The adenovirus — the virus responsible for the common cold — is a master at tricking cells into sidestepping their natural suicide program when they are infected. Now, researchers say, this virus's behavior could explain how things go awry with genes in cells that are supposed to suppress tumor growth, according to a new study.
The research could impact future targeted cancer therapies, the researchers from the Salk Institute for Biological Studies in La Jolla, Calif., said in a statement.
When a normal cell is under stress, whether from a viral infection or because it has accumulated too many mutations, a gene called p53 works to activate a self-destruct mechanism. But for adenoviruses and tumor growth to be successful, the p53 pathway must be inactivated, according to the research, so the virus has evolved to turn off p53.
“Instead of inactivating p53 directly, adenovirus renders the ‘guardian of the genome' powerless by targeting the genome itself,” said study researcher Clodagh O'Shea, assistant professor in the Molecular and Cell Biology Laboratory at the Salk Institute.
Cancer researchers have studied p53 at length because the p53 pathway is inactivated in nearly every single type of cancer. However, there is still no targeted cancer drug based on fixing it.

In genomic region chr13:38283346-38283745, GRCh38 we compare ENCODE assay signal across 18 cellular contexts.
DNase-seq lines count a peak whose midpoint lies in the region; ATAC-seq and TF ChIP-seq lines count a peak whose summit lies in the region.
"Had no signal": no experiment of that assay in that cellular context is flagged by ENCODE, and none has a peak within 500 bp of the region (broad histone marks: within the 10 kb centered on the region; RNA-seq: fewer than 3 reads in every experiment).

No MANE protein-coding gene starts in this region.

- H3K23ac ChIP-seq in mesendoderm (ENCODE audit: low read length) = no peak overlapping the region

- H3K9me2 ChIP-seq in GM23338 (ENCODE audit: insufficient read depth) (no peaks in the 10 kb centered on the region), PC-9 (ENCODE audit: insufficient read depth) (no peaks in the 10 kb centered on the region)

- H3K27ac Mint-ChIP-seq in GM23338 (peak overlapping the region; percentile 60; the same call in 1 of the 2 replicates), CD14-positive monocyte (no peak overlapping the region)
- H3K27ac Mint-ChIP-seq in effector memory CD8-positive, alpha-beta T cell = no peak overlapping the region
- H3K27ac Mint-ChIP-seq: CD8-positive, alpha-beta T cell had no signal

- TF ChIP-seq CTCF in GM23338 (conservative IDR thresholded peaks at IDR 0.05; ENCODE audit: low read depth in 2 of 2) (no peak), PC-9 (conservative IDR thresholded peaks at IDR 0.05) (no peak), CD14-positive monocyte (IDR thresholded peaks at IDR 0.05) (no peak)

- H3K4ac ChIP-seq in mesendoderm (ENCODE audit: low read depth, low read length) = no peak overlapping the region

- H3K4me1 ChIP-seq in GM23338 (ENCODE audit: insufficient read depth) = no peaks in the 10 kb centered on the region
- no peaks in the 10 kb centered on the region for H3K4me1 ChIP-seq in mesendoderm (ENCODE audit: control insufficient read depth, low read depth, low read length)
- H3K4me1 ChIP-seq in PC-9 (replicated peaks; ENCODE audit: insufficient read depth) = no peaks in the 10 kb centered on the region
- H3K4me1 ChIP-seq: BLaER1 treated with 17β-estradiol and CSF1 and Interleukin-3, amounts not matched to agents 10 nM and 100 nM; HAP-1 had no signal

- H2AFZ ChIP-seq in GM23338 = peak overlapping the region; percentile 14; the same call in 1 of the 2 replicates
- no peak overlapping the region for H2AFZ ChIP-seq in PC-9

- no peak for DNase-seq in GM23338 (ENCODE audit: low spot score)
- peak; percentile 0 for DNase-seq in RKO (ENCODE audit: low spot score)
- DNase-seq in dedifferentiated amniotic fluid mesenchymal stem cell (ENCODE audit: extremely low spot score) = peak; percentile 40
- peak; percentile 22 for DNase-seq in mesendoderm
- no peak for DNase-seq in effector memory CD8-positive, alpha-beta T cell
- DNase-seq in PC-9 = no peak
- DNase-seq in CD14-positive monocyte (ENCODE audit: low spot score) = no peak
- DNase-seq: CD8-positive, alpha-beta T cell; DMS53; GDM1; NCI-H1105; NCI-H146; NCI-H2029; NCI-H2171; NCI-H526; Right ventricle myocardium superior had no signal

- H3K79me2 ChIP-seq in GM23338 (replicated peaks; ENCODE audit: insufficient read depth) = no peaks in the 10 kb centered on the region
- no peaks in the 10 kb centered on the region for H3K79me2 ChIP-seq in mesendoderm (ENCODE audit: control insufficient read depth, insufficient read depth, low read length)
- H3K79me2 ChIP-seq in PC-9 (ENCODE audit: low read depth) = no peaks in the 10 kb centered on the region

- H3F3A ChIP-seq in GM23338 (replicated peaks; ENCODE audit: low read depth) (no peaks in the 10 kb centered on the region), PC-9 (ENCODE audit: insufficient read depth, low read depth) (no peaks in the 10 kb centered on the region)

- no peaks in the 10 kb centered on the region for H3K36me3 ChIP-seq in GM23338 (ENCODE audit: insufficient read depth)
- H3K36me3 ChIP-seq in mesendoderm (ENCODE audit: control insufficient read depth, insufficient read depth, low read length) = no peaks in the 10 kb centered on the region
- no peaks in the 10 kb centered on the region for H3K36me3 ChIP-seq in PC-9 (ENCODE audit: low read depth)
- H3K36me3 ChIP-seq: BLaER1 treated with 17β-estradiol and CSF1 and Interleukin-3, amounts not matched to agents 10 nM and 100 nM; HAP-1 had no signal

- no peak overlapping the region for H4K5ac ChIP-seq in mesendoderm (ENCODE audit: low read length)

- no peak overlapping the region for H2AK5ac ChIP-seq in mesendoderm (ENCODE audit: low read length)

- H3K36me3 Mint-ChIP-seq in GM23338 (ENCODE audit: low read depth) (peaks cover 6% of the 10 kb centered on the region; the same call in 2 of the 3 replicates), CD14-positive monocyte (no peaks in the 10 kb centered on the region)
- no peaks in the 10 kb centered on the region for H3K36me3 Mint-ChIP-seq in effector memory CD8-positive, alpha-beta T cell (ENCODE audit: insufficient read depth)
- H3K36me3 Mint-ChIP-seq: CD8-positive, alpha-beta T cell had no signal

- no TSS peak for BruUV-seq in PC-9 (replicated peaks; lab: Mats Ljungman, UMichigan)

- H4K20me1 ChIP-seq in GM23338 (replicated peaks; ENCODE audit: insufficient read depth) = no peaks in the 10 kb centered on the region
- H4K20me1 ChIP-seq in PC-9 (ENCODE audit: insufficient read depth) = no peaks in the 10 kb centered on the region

Adenoviruses may hold the key to creating one, though. The researchers showed that the adenovirus uses a viral protein to bind to and degrade p53 in cells the virus infects. Without that viral protein, the adenovirus would only be able to replicate in cells without p53, in other words, the virus would only be able infect cells that were cancerous.
Theoretically, genetic engineering could be used to remove the protein from the virus, which could then be used as a cancer treatment. If an engineered adenovirus burst a host cell and released its viral progeny, that next generation of viruses could seek out the remaining cancer cells in the body and leave normal cells unharmed, the researchers say.
“This makes adenovirus a perfect candidate for oncolytic cancer therapy,” O'Shea said.
The study was published on Aug. 26 in the journal Nature.
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